I finally got my CNC controller built, and had some time to start milling some PCB's...
I have to say I love my Sherline 2000, definately worth every penny (Although I think their CNC controller is WAY overpriced at $600.. I made mine for around $60.00)
I also bought the DRO encoders, as Mach2 CNC will display the coordinates on the screen, eliminating the need for the control box...
I'll be posting many more pictures in the future, I plan to do a lot of aluminum and steel on it too...
Nice work! What bit do you use to do that?
Thanks, I used a .032" carbide end mill for the pcb shown. I've been experimenting with bits down to .010" which should allow me to snake two lines through two .1" DIP pads. 60 degree spade tips and engraving bits also work, but I haven't tried these yet. I bought my bits from Enco, but you can also find them at Northbay Technical and Think & Tinker. For drilling holes, you can pick up a 50-pack of surplus 1/8" shank carbide drill bits in VERY small sizes at Harbor Freight for $12.99 (or a quarter a piece)Nice work! What bit do you use to do that?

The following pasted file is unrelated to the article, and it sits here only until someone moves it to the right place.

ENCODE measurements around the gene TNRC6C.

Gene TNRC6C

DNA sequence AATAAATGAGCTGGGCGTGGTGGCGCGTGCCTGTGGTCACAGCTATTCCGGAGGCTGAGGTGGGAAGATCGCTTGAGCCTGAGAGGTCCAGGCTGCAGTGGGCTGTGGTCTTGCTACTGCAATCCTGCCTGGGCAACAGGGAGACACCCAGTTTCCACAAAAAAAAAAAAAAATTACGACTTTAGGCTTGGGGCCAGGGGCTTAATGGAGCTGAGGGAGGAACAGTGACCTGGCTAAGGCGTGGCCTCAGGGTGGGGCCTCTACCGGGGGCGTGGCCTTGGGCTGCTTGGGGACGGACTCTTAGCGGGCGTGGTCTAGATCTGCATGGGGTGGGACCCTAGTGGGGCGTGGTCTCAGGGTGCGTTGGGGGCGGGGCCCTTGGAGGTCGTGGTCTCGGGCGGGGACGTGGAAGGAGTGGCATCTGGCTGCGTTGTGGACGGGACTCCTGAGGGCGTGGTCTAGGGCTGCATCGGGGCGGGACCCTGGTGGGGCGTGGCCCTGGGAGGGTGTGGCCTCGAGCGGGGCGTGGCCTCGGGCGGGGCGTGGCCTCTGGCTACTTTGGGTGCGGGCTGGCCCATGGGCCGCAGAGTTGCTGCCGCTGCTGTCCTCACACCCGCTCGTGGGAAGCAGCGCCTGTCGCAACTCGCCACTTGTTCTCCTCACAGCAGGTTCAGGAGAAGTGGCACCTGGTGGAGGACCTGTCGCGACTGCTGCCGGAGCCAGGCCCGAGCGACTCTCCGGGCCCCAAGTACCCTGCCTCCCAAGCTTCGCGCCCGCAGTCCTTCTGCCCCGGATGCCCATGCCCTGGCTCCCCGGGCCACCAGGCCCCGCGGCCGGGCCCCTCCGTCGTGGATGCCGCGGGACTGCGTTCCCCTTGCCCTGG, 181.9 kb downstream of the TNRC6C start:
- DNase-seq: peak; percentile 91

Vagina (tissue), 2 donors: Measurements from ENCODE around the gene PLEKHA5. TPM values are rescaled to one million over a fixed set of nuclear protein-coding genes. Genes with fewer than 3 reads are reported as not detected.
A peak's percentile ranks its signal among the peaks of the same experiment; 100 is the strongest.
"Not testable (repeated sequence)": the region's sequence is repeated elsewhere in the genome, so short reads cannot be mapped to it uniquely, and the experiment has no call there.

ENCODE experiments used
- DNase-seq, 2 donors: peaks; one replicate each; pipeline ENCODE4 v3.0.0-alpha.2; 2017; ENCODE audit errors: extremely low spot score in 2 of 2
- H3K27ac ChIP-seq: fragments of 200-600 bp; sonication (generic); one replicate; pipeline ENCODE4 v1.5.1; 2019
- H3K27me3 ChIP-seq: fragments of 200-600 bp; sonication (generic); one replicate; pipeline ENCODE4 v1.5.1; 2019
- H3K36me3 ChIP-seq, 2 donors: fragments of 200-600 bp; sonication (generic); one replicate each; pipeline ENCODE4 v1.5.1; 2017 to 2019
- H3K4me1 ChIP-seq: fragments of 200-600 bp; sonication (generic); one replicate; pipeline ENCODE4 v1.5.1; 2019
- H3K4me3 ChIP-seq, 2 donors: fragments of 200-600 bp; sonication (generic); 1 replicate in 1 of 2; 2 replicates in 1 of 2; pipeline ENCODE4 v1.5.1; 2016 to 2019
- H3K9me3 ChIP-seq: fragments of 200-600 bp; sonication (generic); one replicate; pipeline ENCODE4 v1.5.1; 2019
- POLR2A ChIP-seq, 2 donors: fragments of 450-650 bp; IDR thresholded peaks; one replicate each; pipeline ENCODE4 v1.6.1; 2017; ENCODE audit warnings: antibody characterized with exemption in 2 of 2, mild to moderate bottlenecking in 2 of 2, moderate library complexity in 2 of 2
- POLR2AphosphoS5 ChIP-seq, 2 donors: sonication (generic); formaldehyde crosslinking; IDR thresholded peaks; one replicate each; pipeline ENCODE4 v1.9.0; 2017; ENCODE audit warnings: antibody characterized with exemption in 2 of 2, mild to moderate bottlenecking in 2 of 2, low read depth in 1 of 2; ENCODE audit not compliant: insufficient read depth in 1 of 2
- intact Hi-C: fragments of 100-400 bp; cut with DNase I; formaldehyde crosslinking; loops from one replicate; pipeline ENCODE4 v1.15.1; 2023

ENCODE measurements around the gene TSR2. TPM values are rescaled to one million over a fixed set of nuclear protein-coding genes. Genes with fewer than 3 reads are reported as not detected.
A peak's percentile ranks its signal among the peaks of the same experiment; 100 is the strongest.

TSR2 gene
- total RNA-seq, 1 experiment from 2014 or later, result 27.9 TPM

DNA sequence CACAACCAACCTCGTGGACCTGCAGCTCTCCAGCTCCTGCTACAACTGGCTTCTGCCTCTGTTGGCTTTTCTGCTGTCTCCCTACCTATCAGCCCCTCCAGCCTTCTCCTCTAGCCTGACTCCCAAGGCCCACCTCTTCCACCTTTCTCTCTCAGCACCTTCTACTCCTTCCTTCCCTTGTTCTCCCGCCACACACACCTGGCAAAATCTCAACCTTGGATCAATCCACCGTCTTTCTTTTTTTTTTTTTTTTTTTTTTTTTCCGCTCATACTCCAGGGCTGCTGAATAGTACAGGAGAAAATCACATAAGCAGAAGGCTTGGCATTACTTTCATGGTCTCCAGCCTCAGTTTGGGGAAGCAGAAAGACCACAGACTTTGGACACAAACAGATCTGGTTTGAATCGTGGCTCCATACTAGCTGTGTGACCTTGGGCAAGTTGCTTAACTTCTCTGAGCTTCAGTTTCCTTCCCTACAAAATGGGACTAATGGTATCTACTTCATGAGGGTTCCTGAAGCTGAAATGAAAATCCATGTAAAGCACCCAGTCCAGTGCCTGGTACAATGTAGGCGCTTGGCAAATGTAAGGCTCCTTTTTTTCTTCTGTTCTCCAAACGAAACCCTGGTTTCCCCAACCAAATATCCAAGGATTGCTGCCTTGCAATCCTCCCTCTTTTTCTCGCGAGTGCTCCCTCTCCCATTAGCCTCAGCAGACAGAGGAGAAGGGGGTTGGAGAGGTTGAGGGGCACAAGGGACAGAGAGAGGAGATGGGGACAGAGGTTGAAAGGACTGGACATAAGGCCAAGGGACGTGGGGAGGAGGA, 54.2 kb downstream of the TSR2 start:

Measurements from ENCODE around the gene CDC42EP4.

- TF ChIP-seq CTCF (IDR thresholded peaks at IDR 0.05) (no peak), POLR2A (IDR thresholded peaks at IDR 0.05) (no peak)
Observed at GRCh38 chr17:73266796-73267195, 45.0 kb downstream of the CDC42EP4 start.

I have a 10,000 RPM kit on my Sherline which allows the copper tracks to come out very smooth, and burr-free. I wouldn't mill with anything less than 10,000 RPM for PCB's...
I'll have more pictures this weekend, when I have time to play with it.
I´m buying a CNC Sherline Mill to produce PCBs. Besides PCB Express or Ares 7 what else do i need to produce reasonable quality PCBs, becaute the traditional acid method is slow and sometimes of poor quality.
Advanced Circuits, their sister site Barebones PCB, or Sparkfun's Batchpcb.
With the surface-mount parts these days it's near impossible to get that kind of precision from any machine -- you'll find the Sherline to have too much backlash for anything more than a simple board with ten parts. Also the pcb material needs to be really flat, i.e. vacuum table territory. If you do try and mill them yourself, do a lot of research before you buy anything. There's a lot of good information scattered around the internet. You'll need post-processing software, tooling, fixturing, etc... But I can't give much advice since I have my boards made for me these days.